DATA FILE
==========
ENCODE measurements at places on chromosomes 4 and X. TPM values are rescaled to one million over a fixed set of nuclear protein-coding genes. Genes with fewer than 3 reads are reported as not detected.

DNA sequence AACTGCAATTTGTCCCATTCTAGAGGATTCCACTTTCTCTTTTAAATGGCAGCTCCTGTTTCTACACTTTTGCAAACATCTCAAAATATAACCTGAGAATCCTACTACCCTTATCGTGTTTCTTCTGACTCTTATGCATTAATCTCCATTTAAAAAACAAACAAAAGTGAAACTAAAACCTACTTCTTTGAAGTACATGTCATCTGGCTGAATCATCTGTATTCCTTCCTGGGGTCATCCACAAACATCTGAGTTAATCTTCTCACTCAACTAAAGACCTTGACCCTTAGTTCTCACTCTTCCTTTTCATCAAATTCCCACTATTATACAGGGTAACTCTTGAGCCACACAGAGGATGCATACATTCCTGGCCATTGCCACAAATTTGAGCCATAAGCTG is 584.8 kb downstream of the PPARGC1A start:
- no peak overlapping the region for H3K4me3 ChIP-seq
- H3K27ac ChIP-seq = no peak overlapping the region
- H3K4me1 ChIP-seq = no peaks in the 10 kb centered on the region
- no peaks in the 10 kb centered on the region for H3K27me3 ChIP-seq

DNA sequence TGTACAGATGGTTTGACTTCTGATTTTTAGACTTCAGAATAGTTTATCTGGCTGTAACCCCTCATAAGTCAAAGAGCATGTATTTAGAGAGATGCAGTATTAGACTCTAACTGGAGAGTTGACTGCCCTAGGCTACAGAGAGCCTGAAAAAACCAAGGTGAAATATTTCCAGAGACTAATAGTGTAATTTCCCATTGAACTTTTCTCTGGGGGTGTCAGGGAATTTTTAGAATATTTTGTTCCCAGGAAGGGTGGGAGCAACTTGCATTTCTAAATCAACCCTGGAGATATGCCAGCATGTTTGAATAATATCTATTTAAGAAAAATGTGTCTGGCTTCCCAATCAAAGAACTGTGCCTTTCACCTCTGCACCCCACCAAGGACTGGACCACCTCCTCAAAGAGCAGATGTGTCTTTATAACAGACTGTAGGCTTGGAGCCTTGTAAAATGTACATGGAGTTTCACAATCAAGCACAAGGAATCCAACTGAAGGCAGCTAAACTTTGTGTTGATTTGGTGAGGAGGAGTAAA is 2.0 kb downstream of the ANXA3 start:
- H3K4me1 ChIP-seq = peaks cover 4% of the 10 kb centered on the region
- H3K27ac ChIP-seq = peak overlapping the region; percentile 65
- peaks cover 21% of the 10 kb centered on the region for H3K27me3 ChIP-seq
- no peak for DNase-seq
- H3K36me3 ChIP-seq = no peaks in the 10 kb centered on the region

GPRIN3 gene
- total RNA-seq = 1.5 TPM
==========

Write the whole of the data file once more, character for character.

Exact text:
ENCODE measurements at places on chromosomes 4 and X. TPM values are rescaled to one million over a fixed set of nuclear protein-coding genes. Genes with fewer than 3 reads are reported as not detected.

DNA sequence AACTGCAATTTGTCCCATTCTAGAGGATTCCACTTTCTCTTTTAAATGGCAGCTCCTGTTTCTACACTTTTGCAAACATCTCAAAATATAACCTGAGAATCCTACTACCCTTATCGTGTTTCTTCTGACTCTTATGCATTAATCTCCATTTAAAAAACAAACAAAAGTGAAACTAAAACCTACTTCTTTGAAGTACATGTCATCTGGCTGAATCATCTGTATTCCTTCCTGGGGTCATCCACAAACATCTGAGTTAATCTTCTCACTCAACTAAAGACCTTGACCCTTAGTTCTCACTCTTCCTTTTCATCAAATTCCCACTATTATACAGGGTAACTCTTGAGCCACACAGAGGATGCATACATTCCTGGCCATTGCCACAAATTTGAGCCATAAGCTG is 584.8 kb downstream of the PPARGC1A start:
- no peak overlapping the region for H3K4me3 ChIP-seq
- H3K27ac ChIP-seq = no peak overlapping the region
- H3K4me1 ChIP-seq = no peaks in the 10 kb centered on the region
- no peaks in the 10 kb centered on the region for H3K27me3 ChIP-seq

DNA sequence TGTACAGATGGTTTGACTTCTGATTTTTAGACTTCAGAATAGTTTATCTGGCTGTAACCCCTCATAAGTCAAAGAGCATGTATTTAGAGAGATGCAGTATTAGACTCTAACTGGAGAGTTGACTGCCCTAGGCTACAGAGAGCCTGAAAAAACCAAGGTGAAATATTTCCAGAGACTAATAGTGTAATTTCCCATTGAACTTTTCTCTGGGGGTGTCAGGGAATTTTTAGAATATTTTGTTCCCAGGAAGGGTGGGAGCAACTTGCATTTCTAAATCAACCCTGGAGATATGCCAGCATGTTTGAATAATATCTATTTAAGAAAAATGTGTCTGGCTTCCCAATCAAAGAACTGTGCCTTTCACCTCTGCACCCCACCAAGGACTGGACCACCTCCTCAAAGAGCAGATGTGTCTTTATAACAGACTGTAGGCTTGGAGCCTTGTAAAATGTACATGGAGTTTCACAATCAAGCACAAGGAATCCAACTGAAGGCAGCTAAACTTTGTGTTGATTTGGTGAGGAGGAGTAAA is 2.0 kb downstream of the ANXA3 start:
- H3K4me1 ChIP-seq = peaks cover 4% of the 10 kb centered on the region
- H3K27ac ChIP-seq = peak overlapping the region; percentile 65
- peaks cover 21% of the 10 kb centered on the region for H3K27me3 ChIP-seq
- no peak for DNase-seq
- H3K36me3 ChIP-seq = no peaks in the 10 kb centered on the region

GPRIN3 gene
- total RNA-seq = 1.5 TPM